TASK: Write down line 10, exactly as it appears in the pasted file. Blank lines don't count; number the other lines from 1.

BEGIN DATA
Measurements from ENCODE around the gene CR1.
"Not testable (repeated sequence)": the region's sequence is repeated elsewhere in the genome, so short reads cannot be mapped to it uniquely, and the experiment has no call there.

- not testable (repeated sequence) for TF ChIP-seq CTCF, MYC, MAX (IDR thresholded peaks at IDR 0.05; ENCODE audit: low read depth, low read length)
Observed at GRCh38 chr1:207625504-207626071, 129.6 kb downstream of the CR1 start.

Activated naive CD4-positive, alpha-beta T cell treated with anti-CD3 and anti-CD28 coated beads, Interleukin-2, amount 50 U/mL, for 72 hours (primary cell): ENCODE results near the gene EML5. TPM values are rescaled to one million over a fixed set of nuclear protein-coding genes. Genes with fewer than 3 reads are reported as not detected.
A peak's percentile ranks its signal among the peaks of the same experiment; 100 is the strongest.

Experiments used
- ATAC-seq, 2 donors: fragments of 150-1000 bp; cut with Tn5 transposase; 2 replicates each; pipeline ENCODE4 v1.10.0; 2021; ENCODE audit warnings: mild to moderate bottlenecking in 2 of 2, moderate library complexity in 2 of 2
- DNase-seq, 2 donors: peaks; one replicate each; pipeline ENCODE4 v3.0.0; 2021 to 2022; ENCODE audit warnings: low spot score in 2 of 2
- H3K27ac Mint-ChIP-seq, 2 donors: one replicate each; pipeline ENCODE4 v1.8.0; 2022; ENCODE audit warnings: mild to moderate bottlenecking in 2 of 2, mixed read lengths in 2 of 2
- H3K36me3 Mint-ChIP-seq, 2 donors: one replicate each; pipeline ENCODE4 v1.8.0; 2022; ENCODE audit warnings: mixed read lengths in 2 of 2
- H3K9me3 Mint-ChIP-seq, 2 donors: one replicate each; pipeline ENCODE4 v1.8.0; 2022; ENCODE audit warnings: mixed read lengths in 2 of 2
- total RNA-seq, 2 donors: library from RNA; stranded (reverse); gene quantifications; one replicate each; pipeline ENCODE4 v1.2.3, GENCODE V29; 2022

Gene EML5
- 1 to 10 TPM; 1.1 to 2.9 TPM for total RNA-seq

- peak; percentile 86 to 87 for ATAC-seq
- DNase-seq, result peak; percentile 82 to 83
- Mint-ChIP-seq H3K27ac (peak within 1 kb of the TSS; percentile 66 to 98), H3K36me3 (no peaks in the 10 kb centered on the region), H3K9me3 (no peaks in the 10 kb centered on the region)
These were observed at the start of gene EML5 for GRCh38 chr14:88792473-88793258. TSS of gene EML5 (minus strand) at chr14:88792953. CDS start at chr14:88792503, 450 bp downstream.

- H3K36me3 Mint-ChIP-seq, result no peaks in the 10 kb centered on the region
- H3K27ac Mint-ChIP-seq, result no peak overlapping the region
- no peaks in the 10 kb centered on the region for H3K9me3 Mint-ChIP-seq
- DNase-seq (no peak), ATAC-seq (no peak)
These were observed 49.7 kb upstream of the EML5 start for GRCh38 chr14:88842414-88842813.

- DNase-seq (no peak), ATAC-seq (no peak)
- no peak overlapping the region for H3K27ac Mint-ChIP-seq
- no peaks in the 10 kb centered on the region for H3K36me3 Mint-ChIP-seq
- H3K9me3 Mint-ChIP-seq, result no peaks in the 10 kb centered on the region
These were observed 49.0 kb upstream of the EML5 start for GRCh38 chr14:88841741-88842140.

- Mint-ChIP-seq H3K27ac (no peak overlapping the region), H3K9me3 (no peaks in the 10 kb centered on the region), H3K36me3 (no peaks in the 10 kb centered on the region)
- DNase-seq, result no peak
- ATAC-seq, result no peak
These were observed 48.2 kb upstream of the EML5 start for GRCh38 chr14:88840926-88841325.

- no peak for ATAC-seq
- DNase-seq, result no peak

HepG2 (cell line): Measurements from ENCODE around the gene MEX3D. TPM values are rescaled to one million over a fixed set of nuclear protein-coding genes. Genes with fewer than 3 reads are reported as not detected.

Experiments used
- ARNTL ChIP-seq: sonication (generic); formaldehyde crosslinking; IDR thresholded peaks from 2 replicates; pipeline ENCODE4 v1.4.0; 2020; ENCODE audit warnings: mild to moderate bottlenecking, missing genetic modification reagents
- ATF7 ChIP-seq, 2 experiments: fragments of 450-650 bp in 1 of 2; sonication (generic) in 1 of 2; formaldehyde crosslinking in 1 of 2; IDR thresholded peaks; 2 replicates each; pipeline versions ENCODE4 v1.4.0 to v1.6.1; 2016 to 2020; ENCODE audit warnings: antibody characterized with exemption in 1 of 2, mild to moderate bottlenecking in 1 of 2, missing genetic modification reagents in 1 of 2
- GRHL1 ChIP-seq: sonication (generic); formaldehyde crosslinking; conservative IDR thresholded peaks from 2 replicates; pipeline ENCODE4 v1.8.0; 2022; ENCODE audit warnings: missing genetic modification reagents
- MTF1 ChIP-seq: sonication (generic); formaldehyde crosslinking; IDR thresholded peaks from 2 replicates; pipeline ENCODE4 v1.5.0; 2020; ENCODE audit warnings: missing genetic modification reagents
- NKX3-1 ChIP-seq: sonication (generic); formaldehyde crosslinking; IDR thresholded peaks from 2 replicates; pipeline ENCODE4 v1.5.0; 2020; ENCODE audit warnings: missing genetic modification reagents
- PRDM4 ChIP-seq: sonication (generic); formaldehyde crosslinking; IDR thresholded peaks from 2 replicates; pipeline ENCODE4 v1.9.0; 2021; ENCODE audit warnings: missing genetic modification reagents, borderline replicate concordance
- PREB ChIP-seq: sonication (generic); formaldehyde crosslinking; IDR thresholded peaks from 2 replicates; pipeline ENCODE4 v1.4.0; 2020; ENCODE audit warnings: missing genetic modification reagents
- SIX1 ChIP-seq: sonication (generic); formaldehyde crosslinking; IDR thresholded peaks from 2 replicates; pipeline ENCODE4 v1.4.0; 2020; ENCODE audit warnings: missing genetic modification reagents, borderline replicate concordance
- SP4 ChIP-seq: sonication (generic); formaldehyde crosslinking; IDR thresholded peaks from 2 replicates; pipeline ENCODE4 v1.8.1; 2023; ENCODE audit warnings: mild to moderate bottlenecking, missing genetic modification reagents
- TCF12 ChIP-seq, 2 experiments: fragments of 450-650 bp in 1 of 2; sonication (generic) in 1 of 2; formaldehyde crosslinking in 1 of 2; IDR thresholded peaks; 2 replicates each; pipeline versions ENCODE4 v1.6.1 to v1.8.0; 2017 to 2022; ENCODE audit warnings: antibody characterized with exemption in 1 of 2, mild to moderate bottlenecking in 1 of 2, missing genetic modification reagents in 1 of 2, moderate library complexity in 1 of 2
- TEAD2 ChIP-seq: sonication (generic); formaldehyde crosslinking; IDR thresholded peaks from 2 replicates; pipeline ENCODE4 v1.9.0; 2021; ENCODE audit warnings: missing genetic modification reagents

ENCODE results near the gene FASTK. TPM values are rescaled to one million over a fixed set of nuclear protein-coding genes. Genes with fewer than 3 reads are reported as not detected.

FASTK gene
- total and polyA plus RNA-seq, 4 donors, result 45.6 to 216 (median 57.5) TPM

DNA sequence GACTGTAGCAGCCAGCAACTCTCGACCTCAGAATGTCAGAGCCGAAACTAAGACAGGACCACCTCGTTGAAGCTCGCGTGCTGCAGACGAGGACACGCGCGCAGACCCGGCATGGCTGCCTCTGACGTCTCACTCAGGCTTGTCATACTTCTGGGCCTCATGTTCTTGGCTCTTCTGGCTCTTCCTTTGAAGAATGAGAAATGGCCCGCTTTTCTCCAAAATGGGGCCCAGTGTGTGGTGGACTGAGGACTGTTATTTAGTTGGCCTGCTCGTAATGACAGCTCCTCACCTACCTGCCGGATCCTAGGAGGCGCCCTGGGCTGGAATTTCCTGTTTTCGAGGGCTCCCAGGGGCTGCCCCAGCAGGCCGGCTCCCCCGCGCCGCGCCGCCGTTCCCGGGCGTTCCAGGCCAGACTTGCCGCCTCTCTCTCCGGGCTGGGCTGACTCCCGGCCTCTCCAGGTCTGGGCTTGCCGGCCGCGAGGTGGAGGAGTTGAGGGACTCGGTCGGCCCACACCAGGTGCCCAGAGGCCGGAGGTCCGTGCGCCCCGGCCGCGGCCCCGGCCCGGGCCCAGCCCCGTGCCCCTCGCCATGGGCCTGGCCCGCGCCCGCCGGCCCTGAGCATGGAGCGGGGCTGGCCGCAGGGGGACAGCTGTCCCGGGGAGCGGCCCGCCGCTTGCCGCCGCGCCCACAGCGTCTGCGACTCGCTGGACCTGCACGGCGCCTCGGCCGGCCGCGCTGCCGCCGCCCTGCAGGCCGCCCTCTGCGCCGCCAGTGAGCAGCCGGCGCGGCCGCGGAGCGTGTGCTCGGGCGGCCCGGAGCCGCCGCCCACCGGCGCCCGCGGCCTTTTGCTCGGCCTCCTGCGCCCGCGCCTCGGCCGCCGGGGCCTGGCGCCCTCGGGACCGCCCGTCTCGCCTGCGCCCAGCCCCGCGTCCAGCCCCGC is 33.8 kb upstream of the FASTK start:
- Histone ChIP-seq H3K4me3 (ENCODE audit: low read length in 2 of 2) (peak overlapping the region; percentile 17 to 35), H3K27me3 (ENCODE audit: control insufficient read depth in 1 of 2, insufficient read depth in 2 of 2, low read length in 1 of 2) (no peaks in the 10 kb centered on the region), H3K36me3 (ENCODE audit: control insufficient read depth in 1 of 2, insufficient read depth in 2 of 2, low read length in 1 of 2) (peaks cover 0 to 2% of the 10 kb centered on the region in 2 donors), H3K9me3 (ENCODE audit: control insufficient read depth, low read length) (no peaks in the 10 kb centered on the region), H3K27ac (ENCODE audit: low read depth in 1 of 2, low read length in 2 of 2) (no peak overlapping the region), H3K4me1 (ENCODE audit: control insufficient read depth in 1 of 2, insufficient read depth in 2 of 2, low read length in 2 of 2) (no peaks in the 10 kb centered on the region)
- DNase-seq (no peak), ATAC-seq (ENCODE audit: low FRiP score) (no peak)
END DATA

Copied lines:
- H3K27ac Mint-ChIP-seq, 2 donors: one replicate each; pipeline ENCODE4 v1.8.0; 2022; ENCODE audit warnings: mild to moderate bottlenecking in 2 of 2, mixed read lengths in 2 of 2